Haley, Allan; Poulin, Richard; Saltz, Ina
Review by Alex W. White
Comprehensive. That’s the very first word that comes to mind with this remarkable 400-page compilation of information. But that happens to be the first word on the back of the book, chosen by the editors and publicity mavens at the publisher, Rockport. So perhaps it’s suspect. At least, I rarely trust the blurb copy written by marketing people.
Instead, let’s try inclusive, thorough, sweeping, or wall-to-wall. Each is an accurate descriptor of this valuable and necessary volume.
Typography, Referenced was prepared by a small group of highly-qualified authors. The lead is Ina Saltz, who worked with Allan Haley, Kathryn Henderson, Gerry Leonidas, Richard Poulin, Jason Tselentis, Tony Seddon, and Tyler Alterman. Some of these contributors are world-known, some are up-and-comers showing terrific promise. To a person, they present their sections with clarity and authority.
The book is presented in ten sections, each a thorough and relentless attack on typographic ignorance: “Type History and Timeline,” “Type Classification and Identification,” “Type Design and Development,” “Type Designers,” “Type Foundries,” “Typefaces and Specimens,” “Typographic Principles,” “Contemporary Usage: Designing with Type,” “Typographic Terminology and Language,” and “Type Management.” The eleventh section is a delicious list of “Type-Specific Resources,” like schools, publications, organizations, films, collections, online resources, and illustrated bibliography. (Full disclosure: two of my books are listed in that section.)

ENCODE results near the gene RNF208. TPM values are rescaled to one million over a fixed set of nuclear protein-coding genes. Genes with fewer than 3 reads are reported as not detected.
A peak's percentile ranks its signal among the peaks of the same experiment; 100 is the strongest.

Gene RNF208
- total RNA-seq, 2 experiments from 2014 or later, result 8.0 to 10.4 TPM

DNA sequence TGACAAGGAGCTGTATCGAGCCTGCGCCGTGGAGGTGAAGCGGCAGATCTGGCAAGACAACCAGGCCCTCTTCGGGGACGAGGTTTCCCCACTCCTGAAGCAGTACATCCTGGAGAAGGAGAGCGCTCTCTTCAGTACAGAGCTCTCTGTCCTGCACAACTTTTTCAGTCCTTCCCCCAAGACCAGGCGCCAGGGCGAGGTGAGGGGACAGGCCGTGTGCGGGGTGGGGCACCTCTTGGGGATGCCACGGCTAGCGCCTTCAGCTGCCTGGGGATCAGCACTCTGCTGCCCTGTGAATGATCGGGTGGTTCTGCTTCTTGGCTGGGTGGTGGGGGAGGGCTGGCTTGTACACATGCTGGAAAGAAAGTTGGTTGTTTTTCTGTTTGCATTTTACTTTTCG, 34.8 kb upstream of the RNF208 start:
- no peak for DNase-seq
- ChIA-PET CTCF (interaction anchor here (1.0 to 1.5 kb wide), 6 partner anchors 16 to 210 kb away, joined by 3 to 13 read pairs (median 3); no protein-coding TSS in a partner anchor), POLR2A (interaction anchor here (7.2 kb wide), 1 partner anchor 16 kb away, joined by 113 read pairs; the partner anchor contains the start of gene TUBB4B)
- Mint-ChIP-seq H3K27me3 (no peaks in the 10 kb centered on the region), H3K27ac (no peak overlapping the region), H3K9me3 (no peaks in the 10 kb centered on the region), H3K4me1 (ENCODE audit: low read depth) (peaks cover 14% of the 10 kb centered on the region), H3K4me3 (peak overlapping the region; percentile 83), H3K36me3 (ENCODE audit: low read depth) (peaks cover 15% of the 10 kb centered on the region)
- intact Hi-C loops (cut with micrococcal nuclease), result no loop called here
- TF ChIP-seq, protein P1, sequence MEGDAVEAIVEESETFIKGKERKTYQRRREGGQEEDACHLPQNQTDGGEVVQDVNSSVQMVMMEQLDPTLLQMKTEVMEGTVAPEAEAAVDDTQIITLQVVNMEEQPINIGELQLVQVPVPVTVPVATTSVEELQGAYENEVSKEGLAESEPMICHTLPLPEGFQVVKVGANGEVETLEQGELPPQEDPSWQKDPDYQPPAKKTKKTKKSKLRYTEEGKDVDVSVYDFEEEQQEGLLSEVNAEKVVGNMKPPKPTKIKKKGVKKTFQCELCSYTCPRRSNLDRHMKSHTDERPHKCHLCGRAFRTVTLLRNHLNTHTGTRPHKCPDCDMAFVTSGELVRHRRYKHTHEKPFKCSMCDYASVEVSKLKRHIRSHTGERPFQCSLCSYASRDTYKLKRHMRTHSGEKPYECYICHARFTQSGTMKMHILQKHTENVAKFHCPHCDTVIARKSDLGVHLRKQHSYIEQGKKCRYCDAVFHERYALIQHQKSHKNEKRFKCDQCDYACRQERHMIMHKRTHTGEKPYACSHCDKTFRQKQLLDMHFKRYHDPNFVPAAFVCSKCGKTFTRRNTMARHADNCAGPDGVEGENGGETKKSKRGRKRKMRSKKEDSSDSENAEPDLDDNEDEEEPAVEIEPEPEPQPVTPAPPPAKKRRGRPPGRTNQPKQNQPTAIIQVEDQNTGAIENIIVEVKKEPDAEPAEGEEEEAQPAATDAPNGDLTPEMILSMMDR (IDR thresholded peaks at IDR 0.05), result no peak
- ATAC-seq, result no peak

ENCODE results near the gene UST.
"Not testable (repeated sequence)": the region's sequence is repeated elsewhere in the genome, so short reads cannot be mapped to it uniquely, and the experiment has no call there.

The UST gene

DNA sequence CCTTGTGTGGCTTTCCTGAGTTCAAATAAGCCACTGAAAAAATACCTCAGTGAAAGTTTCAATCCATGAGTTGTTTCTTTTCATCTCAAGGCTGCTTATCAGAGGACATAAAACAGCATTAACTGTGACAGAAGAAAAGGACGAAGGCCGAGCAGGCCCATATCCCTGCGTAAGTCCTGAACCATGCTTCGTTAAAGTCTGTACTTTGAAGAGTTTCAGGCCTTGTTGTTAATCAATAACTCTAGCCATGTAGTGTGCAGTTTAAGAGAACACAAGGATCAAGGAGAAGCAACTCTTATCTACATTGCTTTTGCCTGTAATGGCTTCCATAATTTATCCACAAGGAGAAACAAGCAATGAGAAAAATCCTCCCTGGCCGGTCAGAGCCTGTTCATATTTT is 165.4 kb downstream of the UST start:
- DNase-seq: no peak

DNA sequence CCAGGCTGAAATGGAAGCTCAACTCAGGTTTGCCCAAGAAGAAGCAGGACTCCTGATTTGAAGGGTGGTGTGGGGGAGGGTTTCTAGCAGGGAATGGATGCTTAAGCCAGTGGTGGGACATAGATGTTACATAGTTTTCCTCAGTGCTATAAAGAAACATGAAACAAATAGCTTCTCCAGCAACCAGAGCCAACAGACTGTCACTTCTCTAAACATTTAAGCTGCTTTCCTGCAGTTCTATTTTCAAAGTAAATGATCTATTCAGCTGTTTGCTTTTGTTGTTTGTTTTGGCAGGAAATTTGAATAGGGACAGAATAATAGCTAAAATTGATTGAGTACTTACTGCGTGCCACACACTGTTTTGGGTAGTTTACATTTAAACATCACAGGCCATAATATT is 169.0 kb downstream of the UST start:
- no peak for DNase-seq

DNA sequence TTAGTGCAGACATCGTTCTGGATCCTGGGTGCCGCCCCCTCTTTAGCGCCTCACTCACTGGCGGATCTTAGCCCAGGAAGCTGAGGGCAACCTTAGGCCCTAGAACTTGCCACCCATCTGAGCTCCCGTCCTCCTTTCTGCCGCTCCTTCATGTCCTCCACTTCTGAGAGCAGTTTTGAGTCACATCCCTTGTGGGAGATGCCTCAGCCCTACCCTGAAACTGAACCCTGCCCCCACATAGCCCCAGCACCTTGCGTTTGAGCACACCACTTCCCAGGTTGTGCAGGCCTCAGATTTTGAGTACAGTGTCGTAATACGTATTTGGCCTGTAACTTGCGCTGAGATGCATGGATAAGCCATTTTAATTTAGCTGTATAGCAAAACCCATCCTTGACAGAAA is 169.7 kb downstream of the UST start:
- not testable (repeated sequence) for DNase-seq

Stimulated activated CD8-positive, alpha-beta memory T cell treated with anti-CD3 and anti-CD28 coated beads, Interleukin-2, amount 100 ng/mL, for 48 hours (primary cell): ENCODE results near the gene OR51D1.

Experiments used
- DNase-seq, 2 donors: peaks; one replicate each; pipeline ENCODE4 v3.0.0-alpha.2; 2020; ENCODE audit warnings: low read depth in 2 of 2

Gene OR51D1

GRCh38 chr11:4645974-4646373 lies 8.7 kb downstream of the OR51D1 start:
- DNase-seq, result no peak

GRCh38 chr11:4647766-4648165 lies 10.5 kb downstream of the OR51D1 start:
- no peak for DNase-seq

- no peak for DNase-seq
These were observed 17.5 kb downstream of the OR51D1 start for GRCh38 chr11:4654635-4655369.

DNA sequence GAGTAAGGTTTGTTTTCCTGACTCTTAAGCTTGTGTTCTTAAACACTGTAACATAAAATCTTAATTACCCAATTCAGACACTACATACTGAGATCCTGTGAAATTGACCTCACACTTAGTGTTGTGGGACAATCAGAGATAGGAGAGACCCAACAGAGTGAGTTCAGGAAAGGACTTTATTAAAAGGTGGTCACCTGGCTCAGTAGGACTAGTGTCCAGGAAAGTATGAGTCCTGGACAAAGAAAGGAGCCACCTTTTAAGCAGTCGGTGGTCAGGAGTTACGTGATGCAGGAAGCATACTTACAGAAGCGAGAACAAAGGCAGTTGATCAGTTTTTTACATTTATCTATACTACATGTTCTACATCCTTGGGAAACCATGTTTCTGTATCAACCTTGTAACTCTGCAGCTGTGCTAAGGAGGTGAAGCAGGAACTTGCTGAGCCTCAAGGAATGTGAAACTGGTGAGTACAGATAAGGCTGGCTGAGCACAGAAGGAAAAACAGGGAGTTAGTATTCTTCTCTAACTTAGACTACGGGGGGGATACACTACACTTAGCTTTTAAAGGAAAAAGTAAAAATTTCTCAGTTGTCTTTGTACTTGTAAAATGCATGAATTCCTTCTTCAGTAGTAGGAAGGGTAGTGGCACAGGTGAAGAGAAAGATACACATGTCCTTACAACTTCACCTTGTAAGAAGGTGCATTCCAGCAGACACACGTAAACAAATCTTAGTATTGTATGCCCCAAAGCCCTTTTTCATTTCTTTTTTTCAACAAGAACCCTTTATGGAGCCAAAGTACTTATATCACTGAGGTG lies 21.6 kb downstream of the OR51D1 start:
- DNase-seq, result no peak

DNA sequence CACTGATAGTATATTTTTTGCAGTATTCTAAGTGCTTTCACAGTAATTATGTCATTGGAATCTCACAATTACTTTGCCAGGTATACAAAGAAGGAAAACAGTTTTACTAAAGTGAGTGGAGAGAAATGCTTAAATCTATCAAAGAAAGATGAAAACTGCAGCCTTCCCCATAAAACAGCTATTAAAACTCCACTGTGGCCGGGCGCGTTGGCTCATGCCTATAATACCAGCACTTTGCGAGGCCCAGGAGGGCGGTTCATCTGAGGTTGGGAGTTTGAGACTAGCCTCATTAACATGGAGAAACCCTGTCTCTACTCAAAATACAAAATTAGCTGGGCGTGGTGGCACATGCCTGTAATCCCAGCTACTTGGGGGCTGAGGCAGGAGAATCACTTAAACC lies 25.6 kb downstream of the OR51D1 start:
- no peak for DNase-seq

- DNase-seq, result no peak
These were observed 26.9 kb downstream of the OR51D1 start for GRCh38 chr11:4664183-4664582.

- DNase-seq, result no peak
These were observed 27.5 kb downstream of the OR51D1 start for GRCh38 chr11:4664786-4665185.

- Nothing typographic has been overlooked.
- Beautiful full color throughout.
- The design of the book is understated and stays out of the way of the tasty content.
- Concise seven-page Glossary that covers the essentials for the prospective reader of this book but doesn’t get lost in the weeds of type minutiae – that I admit some readers might miss.
- Yummy section on “Contemporary Usage” shows eighty pages of imaginative type used in peters, books, magazines, collateral, identity, advertising, packaging, signage, and interactive. You can’t get excited looking at this? You better reach for a TDC Annual, the only place better stocked with tasty type bits.
- Makes a killer textbook: a seriously-full semester’s read. It also makes an outstanding reference work for pro’s inspiration.
On the other hand:
- The most-welcome section on Type Designers profiles 69 individuals, and not one of them is shown. The point of describing who they are would have been immeasurably advanced if photos of them had been included. Give them their humanity!
- In the same section, 21 type designers’ work is represented not with samples of their types in use, but with 8p6 squares of letterform abstractions that don’t revel the types adequately. Or, really, at all. Pity no one could secure samples of all 69 designers’ works. The 48 designers who do rate proper descriptive imagery look like first class citizens among the firmament.
- The illustrations for the more mundane aspects of type, like Parts of Letterforms, and Type Classification (and to a lesser extent two other sections), do not look as sexy and interesting as the inherently pretty sections of this book. They make the nuts and bolts of type look like a chore. “Creativity” looks more fun, but the functionality of type – its real usefulness – looks second rate and unfunny. That’s an unfortunate message for typographic newbies who most need that material.
This is a superb addition to the canon. I recommend it with enthusiasm.